Not all medications are formulated by manufacturers in dosages appropriate for children. Pharmacies make those medications by compounding them — meaning they crush and dissolve the adult medication and suspend it in liquid in a dosage appropriate for the child’s size. The problem is that different pharmacies may compound the same medication at different concentrations — meaning a teaspoon of medication from one pharmacy may not be the same as a teaspoon of the same medication from another pharmacy.
We wanted to investigate the prevalence of compounding variability and create a solution that would decrease the potential for medication adverse events occurring due to inadvertent wrong doses being administered. Data was collected that identified 147 medications that are compounded for children and found that there were 470 different concentrations of those medications being made. The concentrations of which varied widely.
It might seem like a lot of waiting when you come to the Cancer Center for infusion, but there is good reason. Pharmacists and technicians have important roles in preparing each dose of chemotherapy, making your safety our top priority.
Everything starts when the pharmacy receives your order, which may be written ahead of time or on the same day after you see your physician. Pharmacists prevent medication errors, advise physicians on drug choices and make sure you understand your medication.
It’s about 2:30 p.m. on a Tuesday, and the infusion pharmacy is buzzing as its staff hunkers down to get through the University of Michigan Comprehensive Cancer Center’s busiest day of the week.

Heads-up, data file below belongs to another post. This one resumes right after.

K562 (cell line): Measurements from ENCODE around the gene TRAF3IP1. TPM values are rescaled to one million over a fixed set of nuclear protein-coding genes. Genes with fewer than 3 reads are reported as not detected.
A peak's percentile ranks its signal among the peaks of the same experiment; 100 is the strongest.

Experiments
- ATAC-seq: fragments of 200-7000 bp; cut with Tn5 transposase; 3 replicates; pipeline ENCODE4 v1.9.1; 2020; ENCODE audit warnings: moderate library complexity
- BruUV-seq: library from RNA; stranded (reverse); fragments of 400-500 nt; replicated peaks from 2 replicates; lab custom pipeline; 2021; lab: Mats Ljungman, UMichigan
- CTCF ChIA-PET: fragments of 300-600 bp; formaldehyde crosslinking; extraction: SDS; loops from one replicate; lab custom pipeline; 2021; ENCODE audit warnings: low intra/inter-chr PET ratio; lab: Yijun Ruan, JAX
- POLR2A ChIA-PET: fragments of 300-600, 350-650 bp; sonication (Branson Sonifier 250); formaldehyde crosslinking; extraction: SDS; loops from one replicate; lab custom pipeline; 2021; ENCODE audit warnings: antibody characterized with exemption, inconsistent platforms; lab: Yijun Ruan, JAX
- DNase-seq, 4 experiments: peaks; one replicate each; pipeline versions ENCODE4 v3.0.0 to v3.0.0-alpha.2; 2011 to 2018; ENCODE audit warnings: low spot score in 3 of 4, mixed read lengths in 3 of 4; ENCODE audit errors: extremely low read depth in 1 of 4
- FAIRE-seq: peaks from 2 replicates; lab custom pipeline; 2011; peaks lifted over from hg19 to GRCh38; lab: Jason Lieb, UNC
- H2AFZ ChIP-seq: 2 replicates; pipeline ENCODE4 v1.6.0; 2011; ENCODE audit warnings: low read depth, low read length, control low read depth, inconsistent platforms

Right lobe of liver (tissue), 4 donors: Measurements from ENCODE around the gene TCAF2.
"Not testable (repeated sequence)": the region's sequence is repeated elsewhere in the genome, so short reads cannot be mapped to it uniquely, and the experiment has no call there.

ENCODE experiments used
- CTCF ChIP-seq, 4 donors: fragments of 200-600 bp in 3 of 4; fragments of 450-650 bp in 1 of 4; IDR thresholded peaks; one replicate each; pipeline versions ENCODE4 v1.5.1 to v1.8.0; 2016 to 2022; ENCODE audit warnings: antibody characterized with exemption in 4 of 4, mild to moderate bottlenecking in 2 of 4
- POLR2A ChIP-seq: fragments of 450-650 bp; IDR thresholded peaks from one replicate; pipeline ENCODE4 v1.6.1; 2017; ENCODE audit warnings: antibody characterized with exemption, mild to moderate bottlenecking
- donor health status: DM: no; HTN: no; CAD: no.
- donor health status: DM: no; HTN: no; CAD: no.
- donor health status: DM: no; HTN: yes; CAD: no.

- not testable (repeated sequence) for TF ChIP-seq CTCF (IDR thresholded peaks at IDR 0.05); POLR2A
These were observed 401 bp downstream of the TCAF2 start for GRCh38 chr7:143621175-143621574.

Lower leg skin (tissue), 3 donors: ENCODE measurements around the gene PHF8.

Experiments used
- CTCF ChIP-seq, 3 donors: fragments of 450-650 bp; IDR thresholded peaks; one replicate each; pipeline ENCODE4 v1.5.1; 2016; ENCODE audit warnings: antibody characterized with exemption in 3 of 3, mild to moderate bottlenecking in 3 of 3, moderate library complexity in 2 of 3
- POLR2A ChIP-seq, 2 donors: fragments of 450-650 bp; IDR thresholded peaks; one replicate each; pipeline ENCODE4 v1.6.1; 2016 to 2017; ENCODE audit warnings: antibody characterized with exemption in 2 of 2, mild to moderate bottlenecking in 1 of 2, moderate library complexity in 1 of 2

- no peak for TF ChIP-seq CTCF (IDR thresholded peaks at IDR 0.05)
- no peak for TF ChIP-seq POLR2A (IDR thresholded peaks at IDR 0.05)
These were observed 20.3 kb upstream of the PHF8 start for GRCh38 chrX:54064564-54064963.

Pharmacist Diane Klemer
Pharmacist Diane Klemer breaks away — as a pharmacist does every day about this time — to huddle with nurses who coordinate each of the centers five infusion areas. Klemer scans the list of 130 patients scheduled for infusion treatments the next day. Her goal is to troubleshoot bottlenecks and problems: Are there too many patients coming in at 7:30 and 8 a.m.? Have patients who receive carefully timed treatments been scheduled appropriately?
“We find that if we spend 10 to 15 minutes the day before with each infusion area, talking through the next day’s schedule, we can address staff concerns, make corrections, if necessary, and provide better service the next day for our patients when they are here,” said Kelly Wright, manager of the Cancer Centers Infusion Pharmacy.
Nothing about chemotherapy is simple, especially not for those patients who have to endure its side effects while relying on it to treat their cancers. But few patients ever see the more than 100 health-care professionals working through a complex series of checks and balances to ensure the 36,000 infusion treatments delivered each year at the Cancer Center are appropriate and safe.
This is the story of just one of those many treatments.
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